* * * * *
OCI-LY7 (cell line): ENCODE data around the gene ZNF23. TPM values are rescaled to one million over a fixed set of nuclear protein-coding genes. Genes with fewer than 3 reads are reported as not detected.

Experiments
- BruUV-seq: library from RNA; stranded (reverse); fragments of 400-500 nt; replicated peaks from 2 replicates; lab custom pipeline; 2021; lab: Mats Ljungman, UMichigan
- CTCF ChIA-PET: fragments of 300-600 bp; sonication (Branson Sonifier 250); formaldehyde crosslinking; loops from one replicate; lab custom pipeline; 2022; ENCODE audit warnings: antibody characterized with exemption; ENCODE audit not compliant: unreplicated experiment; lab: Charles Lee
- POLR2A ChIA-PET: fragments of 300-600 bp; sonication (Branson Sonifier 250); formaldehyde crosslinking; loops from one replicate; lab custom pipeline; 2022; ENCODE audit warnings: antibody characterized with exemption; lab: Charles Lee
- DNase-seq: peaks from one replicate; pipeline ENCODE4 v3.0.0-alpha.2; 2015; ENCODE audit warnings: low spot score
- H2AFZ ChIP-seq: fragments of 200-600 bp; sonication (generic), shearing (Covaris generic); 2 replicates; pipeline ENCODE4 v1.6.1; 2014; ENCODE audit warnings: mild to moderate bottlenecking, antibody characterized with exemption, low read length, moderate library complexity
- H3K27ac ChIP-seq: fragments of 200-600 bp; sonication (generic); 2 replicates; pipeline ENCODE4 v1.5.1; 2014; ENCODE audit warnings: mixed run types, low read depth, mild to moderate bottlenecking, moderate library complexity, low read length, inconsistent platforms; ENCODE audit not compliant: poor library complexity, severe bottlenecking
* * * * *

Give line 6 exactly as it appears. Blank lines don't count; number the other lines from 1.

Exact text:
- DNase-seq: peaks from one replicate; pipeline ENCODE4 v3.0.0-alpha.2; 2015; ENCODE audit warnings: low spot score